Tuesday, June 26, 2012

Faces of the Civil War: Private George Warner

Private George Warner of the 20th Connecticut lost both his arms to friendly fire at Gettysburg.
(Photo courtesy Mary Falvey via Connecticut State Library George Washburn Collection)

Empty sleeves of his coat dangling by his side, a forlorn George Washington Warner posed for this photograph several years after he was discharged from the Union army because of disability on Oct. 17, 1863.

The carte de visite image, taken in Henry Peck's studio in New Haven, is compelling, disturbing, shocking -- and a sad reminder of  a civil war that not only killed at least 620,000 Americans but also maimed thousands of others. Warner's inspiring story has been told often over the years, including here, here, here and most recently here. But until Connecticut Civil War researcher Mary Falvey, a friend of the blog, e-mailed me the photograph of Warner, I knew nothing about the double-amputee from Bethany, Conn.

Colonel William Wooster
A 31-year-old private in the 20th Connecticut, Warner had his arm blown off by friendly artillery fire on Culp's Hill at Gettysburg on July 3, 1863. His other arm, probably shattered by the same shell, was amputated an hour later. As the story goes, 20th Connecticut colonel William Wooster was so incensed by the incident that he threatened to turn his regiment on the Union artillery battery responsible for maiming Warner.

According to the 20th Connecticut regimental history, Warner was unaware that he had lost both arms until he came under the care of a Surgeon J. Wadsworth Terry. "Why, surgeon, I've lost my right arm too," he said. "I thought I had only lost my left!"

A report in Warner's pension file nearly a month after the battle provides interesting details:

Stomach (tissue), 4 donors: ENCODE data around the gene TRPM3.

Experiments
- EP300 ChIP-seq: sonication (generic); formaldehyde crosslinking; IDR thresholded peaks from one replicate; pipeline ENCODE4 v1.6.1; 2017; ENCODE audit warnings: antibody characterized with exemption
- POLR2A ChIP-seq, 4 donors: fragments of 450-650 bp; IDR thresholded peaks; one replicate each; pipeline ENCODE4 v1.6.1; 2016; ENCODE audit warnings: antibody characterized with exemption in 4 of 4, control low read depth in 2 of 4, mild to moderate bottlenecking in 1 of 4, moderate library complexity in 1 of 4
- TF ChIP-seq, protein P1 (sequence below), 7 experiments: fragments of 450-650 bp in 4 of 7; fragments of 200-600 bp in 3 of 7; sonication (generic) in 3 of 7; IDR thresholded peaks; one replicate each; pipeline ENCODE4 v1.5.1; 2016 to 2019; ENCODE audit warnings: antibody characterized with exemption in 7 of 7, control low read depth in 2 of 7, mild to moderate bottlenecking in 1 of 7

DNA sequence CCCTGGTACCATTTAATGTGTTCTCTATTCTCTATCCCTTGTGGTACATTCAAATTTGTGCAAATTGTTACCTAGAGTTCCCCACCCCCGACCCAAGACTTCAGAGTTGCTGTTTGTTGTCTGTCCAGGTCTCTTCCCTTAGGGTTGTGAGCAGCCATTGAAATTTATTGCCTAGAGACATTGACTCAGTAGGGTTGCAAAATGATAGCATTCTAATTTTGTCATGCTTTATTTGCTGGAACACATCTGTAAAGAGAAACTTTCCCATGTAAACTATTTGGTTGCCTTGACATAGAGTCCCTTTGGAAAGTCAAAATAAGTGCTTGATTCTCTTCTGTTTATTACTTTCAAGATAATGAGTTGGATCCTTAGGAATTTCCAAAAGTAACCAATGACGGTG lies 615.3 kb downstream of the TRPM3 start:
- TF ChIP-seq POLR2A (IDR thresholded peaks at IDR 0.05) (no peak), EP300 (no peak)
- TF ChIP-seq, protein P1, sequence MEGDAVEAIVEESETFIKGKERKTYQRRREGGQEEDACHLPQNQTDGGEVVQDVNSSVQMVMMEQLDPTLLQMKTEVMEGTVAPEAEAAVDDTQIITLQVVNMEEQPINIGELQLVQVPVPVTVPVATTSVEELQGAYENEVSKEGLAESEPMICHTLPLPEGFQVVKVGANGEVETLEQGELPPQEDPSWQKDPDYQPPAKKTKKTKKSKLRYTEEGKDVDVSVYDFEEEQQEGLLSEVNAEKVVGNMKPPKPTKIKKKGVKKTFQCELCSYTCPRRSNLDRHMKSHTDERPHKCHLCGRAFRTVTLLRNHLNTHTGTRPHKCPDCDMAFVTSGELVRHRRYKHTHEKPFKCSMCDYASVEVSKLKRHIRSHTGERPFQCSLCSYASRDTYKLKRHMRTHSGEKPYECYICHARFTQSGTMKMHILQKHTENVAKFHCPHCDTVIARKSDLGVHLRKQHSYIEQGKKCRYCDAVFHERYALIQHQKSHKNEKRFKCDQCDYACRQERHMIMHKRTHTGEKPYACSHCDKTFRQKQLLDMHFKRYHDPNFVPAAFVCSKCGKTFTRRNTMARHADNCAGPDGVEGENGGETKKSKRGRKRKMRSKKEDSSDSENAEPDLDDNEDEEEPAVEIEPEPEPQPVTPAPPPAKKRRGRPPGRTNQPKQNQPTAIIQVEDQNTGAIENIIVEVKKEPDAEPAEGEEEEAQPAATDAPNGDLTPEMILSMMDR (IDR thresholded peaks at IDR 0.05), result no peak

July 29th: General condition good. Walks about the grounds. Patient was wounded July 3. Was sitting at the time by a tree when a shell burst directly over him. One fragment struck the right arm a few inches below the shoulder -- entirely severing it from the body and carrying it several feet from him.The shell was from a Federal Battery. Another fragment struck the left unit and forearm lacerating the soft parts badly and breaking the bones. Amputation made an hour after receipt of injury. The wounds at this date quite open and discharging freely.

20th Connecticut monument dedication at Gettysburg on July 3, 1885. Can you find
 George Warner? CLICK ON IMAGE TO ENLARGE. (Photo courtesy Bob O'Brien)

George Warner, sitting on rock, in close-up of photo of 20th Connecticut monument
dedication. (Photo courtesy Bob O'Brien.)
At the dedication of the 20th Connecticut monument in Gettysburg on July 3, 1885, Warner, well liked by his war comrades, was given the task of raising the veil from the monument. A special pulley was constructed that allowed him to do the honors by simply moving backward with a rope tied around his waist. Warner was called upon to do the unveiling honors again for the dedication of the Soldiers and Sailors monument in East Rock Park in New Haven on June 17, 1887. A crowd of perhaps 175,000 people, including Civil War heroes William Tecumseh Sherman and Philip Sheridan, looked on as Warner, again using a special pulley and a rope, removed the drapery covering the monument ... with his teeth!

Married with five children before the war, Warner fathered three more children after he was discharged from the army. After his death at age 92 on Oct. 12, 1923, the New Haven Sunday Register ran a front-page story under a large headline and photo of the old soldier.

"On account of the loss of his arms and the handicap that he suffered, the government allowed him a pension of sufficient amount to enable him to have such service and comforts and conveniences that his crippled condition demanded," the newspaper obituary noted. "He was a man of soldierly appearance and was a familiar figure for many years since the civil war days in Memorial Day parades ..."
This front-page headline in the New Haven Sunday Register noted Warner's death in 1923.

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